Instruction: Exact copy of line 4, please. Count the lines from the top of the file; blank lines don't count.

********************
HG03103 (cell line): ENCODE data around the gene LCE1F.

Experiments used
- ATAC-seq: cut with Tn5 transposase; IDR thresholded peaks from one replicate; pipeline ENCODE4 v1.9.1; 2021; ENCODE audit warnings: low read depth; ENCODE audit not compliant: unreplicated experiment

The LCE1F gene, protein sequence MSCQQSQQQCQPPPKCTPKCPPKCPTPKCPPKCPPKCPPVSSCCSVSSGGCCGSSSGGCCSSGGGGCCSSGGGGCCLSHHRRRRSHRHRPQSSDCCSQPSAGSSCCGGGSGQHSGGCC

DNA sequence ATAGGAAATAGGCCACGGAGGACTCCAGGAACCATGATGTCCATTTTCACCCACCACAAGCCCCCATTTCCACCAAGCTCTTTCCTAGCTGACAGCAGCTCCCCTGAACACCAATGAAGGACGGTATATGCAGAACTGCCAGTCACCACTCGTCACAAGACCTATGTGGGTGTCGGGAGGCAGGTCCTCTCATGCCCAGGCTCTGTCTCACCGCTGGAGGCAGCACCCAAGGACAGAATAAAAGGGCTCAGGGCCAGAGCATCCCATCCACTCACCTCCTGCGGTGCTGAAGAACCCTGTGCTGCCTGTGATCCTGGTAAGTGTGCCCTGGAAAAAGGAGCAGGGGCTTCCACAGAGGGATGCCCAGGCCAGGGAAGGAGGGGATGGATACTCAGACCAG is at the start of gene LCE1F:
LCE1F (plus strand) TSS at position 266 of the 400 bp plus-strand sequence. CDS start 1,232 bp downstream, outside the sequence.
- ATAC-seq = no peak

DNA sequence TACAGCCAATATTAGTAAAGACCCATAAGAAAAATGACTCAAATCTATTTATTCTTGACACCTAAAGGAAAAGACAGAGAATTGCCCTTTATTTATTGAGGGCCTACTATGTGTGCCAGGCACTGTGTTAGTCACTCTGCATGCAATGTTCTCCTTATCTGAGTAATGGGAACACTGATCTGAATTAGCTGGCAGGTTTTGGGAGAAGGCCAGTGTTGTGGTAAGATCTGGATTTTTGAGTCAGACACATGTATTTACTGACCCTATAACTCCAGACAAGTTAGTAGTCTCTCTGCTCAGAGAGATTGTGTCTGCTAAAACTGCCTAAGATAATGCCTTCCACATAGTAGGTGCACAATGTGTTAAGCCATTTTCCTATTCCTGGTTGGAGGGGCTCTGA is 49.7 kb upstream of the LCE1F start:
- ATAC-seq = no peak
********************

The LCE1F gene, protein sequence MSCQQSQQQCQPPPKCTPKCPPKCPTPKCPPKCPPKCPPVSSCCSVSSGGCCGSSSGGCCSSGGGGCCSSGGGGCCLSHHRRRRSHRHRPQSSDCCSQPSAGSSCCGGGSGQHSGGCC